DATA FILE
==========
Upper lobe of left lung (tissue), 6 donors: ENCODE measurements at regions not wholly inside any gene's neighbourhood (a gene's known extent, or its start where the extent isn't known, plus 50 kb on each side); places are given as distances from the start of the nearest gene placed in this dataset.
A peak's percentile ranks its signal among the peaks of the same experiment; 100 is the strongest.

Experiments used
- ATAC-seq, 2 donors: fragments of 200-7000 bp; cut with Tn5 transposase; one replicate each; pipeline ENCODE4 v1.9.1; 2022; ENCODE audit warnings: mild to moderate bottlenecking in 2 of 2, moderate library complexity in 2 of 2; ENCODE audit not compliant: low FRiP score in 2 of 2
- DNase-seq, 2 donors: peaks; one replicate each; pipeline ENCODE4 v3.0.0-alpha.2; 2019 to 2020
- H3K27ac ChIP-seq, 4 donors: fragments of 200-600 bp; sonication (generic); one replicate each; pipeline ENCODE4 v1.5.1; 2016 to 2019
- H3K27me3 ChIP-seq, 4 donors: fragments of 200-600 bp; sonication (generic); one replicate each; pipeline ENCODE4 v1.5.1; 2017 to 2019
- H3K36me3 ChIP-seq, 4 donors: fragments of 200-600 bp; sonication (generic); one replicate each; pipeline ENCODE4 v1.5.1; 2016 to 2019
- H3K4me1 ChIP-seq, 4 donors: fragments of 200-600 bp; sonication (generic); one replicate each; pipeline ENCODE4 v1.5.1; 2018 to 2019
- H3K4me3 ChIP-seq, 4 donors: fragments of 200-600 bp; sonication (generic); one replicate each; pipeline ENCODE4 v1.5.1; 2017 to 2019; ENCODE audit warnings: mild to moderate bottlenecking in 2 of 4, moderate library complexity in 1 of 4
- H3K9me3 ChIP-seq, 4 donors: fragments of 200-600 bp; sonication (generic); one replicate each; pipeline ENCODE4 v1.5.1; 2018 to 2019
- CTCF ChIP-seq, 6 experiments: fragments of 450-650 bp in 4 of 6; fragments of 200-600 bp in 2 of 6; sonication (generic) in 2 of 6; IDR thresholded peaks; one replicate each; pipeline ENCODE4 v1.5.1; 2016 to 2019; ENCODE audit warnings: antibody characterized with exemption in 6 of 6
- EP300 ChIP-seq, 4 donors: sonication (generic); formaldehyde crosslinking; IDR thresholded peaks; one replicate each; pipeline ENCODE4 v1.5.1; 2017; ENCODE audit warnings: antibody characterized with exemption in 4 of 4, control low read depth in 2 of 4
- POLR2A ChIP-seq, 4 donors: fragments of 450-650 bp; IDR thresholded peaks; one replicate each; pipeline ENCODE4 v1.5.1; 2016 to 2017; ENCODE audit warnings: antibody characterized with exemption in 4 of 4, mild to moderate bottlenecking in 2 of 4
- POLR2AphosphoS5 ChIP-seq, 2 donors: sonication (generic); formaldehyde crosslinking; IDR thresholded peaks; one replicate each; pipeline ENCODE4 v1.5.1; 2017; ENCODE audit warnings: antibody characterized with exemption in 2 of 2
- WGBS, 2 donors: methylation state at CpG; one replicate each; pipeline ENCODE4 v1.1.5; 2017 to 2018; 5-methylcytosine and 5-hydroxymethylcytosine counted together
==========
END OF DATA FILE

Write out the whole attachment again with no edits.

Upper lobe of left lung (tissue), 6 donors: ENCODE measurements at regions not wholly inside any gene's neighbourhood (a gene's known extent, or its start where the extent isn't known, plus 50 kb on each side); places are given as distances from the start of the nearest gene placed in this dataset.
A peak's percentile ranks its signal among the peaks of the same experiment; 100 is the strongest.

Experiments used
- ATAC-seq, 2 donors: fragments of 200-7000 bp; cut with Tn5 transposase; one replicate each; pipeline ENCODE4 v1.9.1; 2022; ENCODE audit warnings: mild to moderate bottlenecking in 2 of 2, moderate library complexity in 2 of 2; ENCODE audit not compliant: low FRiP score in 2 of 2
- DNase-seq, 2 donors: peaks; one replicate each; pipeline ENCODE4 v3.0.0-alpha.2; 2019 to 2020
- H3K27ac ChIP-seq, 4 donors: fragments of 200-600 bp; sonication (generic); one replicate each; pipeline ENCODE4 v1.5.1; 2016 to 2019
- H3K27me3 ChIP-seq, 4 donors: fragments of 200-600 bp; sonication (generic); one replicate each; pipeline ENCODE4 v1.5.1; 2017 to 2019
- H3K36me3 ChIP-seq, 4 donors: fragments of 200-600 bp; sonication (generic); one replicate each; pipeline ENCODE4 v1.5.1; 2016 to 2019
- H3K4me1 ChIP-seq, 4 donors: fragments of 200-600 bp; sonication (generic); one replicate each; pipeline ENCODE4 v1.5.1; 2018 to 2019
- H3K4me3 ChIP-seq, 4 donors: fragments of 200-600 bp; sonication (generic); one replicate each; pipeline ENCODE4 v1.5.1; 2017 to 2019; ENCODE audit warnings: mild to moderate bottlenecking in 2 of 4, moderate library complexity in 1 of 4
- H3K9me3 ChIP-seq, 4 donors: fragments of 200-600 bp; sonication (generic); one replicate each; pipeline ENCODE4 v1.5.1; 2018 to 2019
- CTCF ChIP-seq, 6 experiments: fragments of 450-650 bp in 4 of 6; fragments of 200-600 bp in 2 of 6; sonication (generic) in 2 of 6; IDR thresholded peaks; one replicate each; pipeline ENCODE4 v1.5.1; 2016 to 2019; ENCODE audit warnings: antibody characterized with exemption in 6 of 6
- EP300 ChIP-seq, 4 donors: sonication (generic); formaldehyde crosslinking; IDR thresholded peaks; one replicate each; pipeline ENCODE4 v1.5.1; 2017; ENCODE audit warnings: antibody characterized with exemption in 4 of 4, control low read depth in 2 of 4
- POLR2A ChIP-seq, 4 donors: fragments of 450-650 bp; IDR thresholded peaks; one replicate each; pipeline ENCODE4 v1.5.1; 2016 to 2017; ENCODE audit warnings: antibody characterized with exemption in 4 of 4, mild to moderate bottlenecking in 2 of 4
- POLR2AphosphoS5 ChIP-seq, 2 donors: sonication (generic); formaldehyde crosslinking; IDR thresholded peaks; one replicate each; pipeline ENCODE4 v1.5.1; 2017; ENCODE audit warnings: antibody characterized with exemption in 2 of 2
- WGBS, 2 donors: methylation state at CpG; one replicate each; pipeline ENCODE4 v1.1.5; 2017 to 2018; 5-methylcytosine and 5-hydroxymethylcytosine counted together